“My greatest fear is that it’s too big to activate,” said Adelman, whose company AREA Real Estate is building a 151-unit, eight-story apartment building next to Yanaguana. “If you don’t attract the density, that’s a challenge.”
Some of the buildings on site will likely be demolished, Gonzalez said, opening up more green space.
Organizations located in what will be Tower Park – such as the Instituto Cultural de México and Universidad Nacional Autonoma de México language school – could find a new location on the grounds or nearby.
“We’d love for the entities to stay, but for the buildings not to stay,” Gonzalez said.
The Instituto recently renewed its lease in Hemisfair through 2021, Ambassador Reyna Torres Mendívil of the Consul General of Mexico in San Antonio said, and plans on staying through the redevelopment and beyond.
The specifics are not yet worked out, Mendívil said, but “we have been working with the City the whole time.”
The arts and culture institute – which brings in visual, musical, and now literary art from Mexico – is not there by accident, she added. “The value of having an institution like this in that area is enormous … it happened because this community gathered and established a partnership with Mexico.”
Despite the ongoing construction in the area, Mendívil said the Instituto has enjoyed visitor growth – 15,000 last year and almost 20,000 this year.
The futures of two federally-owned and occupied buildings, relics of HemisFair ’68, are also uncertain. Preservation groups have said they would fight demolition.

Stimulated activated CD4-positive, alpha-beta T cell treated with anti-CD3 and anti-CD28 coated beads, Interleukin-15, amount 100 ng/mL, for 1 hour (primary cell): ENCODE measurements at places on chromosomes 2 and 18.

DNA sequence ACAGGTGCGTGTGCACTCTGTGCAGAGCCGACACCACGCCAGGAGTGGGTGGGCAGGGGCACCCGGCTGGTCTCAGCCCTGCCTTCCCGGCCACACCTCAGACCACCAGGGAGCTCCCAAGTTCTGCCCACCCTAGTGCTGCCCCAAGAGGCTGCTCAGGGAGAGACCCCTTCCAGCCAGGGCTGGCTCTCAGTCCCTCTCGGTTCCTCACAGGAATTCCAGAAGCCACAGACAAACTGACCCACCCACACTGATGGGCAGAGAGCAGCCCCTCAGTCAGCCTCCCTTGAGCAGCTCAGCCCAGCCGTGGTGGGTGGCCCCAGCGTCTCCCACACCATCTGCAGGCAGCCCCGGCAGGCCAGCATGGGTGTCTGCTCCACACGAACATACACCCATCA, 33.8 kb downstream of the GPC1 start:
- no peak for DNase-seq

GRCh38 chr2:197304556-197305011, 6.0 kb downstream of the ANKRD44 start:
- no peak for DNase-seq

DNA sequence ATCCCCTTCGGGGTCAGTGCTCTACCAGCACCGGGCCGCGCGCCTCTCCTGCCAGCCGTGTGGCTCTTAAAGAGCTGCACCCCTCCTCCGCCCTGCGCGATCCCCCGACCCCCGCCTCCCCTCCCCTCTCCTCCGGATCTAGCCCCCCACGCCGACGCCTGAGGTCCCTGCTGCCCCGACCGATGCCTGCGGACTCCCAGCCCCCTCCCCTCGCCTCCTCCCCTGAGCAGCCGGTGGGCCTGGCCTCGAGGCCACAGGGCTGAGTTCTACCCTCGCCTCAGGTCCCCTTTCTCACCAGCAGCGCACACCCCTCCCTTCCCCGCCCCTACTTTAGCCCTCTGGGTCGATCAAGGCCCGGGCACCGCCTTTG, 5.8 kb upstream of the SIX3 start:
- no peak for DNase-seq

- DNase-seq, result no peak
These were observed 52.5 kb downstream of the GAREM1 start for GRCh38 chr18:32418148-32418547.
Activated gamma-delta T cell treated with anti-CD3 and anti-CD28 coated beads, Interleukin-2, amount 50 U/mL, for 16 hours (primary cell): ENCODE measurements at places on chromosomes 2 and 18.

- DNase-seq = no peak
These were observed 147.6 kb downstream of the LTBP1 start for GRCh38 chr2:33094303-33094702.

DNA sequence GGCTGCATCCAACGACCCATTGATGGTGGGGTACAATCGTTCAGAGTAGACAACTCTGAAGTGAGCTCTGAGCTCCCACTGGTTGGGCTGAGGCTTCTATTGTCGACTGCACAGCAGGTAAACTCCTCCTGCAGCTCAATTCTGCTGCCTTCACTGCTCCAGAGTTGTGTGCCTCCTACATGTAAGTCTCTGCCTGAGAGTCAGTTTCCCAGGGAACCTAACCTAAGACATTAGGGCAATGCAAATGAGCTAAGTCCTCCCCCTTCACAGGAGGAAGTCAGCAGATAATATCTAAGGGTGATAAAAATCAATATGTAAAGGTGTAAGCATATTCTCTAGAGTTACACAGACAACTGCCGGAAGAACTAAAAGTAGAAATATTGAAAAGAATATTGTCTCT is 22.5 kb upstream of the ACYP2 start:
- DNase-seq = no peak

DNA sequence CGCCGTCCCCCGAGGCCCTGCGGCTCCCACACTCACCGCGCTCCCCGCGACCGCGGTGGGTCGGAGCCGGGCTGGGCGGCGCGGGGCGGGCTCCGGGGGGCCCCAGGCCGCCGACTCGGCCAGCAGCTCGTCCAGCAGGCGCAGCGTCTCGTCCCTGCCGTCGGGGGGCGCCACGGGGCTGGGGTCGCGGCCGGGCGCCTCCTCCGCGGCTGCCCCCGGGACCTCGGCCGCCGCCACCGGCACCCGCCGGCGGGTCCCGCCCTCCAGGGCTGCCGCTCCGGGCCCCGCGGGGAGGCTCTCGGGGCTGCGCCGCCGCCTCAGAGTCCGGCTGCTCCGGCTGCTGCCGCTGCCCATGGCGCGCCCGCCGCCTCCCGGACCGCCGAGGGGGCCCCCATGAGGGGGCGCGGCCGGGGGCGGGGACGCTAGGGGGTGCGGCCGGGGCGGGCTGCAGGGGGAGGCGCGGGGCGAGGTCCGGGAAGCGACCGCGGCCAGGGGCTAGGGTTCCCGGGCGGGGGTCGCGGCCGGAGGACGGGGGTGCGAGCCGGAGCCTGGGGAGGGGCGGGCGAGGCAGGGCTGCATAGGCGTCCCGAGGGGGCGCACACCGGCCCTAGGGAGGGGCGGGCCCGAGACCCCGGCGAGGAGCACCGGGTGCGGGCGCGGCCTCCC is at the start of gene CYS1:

Ideally, Gonzalez said, the City would purchase those properties so they would become part of Hemisfair.
“It just makes sense,” he said.
Civic Park is projected to open in 2022, but before anything can go up, construction crews have to dig a massive hole to construct the underground parking lot.
The garage’s capacity was originally slated for 825 spots, but has since been adjusted to more than 1,400 spots to better serve the emerging urban district.
In 2019, Civic Park will essentially be a big hole, Gonzalez said. “Once they dig that hole, then we’ll really start.”
Zachry Hospitality entered into a public-private partnership with Hemisfair Park Area Redevelopment Corporation to develop the garage and surrounding 14-story hotel, eight-story office tower, “urban market,” up to 50,000 square feet of space for retail shops and restaurants, and a still undefined residential element.
To complete the garage, Zachry will be asking City Council to approve funding from the City’s parking operations and maintenance fund, Gonzalez said. The City could recoup the cost from user parking fees over time.
Also in spring 2019, a portion of the park will open to vehicle access. East Nueva Street will open from South Alamo Street to the newly-created Hemisfair Boulevard that turns into the park off of East César E Chávez Boulevard.
“The speed limit is 5 mph [on internal streets],” Gonzalez said, adding that the streets won’t act as thoroughfares – the vehicular traffic will consist of park visitors, tenant employees, and residents and will be shared with cyclists, scooterists, and pedestrians.
South Alamo Street will also get an overhaul, to be timed with Civic Park’s completion.
Once known as HemisFair Park, the former fairgrounds seems well on its way to be more of a district or neighborhood as the redevelopment has already attracted more investment in surrounding areas. Silver Ventures, the local development firm responsible for the successful Pearl Brewery redevelopment, purchased roughly five acres of property from San Antonio Independent School District just south of Hemisfair in February.